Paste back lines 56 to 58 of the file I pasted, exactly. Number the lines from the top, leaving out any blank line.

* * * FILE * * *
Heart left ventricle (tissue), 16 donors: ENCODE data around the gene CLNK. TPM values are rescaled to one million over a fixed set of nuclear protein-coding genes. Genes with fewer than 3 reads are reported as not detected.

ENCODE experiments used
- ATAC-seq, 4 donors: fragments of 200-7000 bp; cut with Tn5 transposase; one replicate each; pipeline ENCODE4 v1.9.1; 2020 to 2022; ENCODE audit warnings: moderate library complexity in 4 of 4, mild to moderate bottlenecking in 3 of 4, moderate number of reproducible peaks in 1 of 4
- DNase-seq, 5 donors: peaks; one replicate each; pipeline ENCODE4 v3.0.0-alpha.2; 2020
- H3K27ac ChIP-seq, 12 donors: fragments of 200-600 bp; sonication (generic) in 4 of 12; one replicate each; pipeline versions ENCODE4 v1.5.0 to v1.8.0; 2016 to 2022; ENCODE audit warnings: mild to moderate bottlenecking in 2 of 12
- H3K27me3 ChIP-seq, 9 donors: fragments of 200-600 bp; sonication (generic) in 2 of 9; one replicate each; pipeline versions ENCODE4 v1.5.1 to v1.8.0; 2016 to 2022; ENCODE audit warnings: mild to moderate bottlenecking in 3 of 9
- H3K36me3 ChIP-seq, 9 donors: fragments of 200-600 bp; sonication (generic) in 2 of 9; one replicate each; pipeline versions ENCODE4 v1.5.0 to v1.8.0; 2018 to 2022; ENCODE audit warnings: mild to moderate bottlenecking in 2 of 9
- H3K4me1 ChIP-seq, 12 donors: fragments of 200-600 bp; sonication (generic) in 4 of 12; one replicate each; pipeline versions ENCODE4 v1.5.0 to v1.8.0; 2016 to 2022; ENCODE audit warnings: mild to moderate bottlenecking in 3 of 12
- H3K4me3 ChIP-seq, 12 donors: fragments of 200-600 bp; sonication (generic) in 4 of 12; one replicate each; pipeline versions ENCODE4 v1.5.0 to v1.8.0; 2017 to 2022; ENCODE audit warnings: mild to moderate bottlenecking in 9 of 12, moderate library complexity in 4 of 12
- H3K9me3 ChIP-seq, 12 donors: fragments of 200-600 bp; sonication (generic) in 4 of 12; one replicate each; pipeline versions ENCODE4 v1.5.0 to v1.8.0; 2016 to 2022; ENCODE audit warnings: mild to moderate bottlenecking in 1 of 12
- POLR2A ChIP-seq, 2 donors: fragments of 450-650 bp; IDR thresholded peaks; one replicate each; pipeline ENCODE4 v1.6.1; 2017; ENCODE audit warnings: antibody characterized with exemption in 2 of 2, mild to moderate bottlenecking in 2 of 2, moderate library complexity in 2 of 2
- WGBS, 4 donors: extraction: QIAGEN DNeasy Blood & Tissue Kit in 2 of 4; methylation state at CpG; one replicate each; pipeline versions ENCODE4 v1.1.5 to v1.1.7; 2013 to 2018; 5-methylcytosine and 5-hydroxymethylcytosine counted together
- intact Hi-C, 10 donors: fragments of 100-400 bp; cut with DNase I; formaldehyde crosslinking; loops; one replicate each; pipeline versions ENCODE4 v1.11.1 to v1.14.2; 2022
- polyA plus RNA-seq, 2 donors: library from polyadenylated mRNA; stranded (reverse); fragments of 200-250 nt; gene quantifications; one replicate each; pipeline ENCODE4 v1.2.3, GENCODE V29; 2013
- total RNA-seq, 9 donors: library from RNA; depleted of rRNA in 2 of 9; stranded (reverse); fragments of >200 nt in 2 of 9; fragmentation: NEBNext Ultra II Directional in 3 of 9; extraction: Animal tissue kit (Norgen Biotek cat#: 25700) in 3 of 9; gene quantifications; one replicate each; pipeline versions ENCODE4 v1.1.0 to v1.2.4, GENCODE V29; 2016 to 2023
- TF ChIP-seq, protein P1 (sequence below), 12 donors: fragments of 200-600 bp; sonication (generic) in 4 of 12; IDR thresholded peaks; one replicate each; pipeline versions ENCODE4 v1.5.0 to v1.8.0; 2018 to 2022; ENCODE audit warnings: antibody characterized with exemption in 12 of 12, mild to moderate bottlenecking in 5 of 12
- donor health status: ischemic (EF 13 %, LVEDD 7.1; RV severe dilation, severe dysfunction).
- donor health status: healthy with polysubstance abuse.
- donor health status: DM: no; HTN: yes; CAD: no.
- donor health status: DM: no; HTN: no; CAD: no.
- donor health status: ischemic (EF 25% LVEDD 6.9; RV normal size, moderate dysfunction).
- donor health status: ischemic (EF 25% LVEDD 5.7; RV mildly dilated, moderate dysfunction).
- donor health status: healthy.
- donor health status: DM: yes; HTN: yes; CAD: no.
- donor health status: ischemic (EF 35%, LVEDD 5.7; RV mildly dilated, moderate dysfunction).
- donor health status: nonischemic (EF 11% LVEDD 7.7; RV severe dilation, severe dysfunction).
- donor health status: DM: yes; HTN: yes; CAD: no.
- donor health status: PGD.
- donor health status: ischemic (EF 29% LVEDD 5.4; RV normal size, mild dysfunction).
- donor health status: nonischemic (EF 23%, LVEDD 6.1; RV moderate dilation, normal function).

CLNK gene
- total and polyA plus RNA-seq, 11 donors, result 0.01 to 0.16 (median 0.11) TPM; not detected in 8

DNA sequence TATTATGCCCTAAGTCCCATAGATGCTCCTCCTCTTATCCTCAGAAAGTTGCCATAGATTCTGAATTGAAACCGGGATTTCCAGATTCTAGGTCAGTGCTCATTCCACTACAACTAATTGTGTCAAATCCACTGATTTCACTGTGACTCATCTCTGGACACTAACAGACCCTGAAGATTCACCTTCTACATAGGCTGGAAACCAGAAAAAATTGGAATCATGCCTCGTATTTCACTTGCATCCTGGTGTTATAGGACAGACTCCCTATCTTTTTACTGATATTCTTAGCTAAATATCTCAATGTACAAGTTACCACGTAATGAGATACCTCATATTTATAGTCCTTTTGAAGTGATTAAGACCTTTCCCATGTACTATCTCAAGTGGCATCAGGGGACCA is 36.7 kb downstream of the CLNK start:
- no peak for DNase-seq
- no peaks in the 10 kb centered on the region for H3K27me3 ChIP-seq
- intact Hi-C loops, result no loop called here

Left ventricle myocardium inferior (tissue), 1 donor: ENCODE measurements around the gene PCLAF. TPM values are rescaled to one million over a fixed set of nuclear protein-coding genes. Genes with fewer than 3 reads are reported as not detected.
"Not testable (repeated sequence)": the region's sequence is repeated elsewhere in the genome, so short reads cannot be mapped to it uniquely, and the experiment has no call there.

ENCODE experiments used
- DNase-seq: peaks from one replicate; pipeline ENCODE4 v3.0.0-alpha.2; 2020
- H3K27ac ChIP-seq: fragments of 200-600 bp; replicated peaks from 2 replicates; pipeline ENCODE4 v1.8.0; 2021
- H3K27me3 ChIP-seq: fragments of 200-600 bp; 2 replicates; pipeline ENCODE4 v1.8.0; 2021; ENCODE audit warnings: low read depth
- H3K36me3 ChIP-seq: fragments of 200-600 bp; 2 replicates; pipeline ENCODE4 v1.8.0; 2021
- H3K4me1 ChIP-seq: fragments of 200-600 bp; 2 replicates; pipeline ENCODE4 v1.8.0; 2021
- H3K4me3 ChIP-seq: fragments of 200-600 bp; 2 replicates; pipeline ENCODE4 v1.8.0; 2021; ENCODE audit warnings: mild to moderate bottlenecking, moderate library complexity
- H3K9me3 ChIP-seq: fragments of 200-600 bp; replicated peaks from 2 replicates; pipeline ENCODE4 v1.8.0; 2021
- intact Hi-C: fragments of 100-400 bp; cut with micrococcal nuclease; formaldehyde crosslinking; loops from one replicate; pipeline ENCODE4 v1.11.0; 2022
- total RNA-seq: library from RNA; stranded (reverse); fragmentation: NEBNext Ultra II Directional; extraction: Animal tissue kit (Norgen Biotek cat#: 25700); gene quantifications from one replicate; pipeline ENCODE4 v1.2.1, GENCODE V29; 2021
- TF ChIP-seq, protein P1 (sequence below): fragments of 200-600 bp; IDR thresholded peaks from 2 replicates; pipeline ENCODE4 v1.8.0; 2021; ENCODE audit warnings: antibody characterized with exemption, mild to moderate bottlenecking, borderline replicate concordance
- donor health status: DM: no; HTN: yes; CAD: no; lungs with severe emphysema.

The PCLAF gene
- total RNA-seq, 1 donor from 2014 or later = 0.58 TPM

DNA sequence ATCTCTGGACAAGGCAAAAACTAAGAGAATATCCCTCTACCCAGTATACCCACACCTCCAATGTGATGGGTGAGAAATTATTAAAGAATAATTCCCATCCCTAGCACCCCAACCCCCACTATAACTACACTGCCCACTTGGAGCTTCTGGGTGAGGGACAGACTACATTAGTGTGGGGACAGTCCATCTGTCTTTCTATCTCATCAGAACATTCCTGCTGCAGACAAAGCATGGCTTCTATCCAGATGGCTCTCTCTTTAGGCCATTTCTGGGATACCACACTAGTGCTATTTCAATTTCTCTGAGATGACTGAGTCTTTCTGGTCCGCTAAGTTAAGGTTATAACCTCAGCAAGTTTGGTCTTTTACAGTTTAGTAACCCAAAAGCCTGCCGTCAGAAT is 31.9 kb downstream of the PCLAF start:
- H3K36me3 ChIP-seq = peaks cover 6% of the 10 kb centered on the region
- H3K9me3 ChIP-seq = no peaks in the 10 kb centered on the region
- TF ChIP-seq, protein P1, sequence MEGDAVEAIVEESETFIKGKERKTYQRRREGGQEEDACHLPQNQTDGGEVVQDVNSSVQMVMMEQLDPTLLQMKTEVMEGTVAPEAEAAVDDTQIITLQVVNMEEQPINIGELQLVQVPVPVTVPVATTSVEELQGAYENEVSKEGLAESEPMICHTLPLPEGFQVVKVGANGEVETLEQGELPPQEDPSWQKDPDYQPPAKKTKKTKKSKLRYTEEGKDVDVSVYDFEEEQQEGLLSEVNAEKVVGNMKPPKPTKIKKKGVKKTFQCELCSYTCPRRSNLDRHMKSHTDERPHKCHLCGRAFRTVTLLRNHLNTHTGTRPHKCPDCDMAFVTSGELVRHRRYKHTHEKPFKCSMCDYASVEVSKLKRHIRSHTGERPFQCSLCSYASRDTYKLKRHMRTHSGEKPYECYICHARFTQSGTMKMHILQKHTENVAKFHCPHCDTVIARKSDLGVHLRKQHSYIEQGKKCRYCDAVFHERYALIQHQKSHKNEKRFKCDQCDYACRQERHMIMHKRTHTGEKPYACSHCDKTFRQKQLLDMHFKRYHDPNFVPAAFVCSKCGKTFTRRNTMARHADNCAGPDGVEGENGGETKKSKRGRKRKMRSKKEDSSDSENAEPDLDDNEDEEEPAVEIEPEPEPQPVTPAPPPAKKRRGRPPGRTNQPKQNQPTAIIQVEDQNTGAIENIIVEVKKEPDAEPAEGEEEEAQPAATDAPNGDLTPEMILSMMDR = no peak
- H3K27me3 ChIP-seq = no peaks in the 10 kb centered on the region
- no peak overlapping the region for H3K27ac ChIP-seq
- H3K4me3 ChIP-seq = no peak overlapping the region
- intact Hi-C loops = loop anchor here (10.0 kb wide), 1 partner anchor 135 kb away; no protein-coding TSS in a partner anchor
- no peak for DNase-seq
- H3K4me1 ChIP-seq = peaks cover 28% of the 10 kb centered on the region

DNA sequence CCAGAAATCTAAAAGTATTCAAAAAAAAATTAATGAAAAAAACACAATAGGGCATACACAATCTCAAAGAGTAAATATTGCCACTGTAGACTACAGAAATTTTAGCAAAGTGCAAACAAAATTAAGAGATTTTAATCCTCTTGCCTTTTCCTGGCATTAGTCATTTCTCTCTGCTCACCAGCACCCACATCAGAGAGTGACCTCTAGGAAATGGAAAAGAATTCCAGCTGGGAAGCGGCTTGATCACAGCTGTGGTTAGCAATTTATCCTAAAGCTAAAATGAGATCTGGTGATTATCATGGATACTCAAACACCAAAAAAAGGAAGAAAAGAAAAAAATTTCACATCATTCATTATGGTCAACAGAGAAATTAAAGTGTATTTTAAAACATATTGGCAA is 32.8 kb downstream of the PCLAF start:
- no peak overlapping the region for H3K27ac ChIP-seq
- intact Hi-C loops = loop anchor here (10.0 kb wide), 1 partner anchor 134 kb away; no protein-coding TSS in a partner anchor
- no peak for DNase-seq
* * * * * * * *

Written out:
- TF ChIP-seq, protein P1, sequence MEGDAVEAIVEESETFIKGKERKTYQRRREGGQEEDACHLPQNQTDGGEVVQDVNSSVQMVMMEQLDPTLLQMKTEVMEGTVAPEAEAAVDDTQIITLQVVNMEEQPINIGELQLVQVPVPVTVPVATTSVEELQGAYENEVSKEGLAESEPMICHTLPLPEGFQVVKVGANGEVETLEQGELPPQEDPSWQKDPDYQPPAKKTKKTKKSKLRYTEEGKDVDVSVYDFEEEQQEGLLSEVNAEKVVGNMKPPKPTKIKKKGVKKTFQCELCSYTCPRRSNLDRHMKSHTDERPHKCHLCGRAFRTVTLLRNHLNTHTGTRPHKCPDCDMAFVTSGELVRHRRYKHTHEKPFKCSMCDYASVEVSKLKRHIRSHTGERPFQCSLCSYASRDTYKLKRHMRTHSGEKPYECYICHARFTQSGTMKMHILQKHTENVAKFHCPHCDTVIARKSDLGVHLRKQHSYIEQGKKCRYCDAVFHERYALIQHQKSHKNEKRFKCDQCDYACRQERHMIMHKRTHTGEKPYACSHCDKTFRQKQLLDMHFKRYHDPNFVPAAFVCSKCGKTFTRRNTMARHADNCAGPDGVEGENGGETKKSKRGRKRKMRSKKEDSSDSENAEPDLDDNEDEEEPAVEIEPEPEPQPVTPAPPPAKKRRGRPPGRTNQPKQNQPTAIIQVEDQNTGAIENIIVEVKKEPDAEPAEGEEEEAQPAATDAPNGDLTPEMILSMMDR = no peak
- H3K27me3 ChIP-seq = no peaks in the 10 kb centered on the region
- no peak overlapping the region for H3K27ac ChIP-seq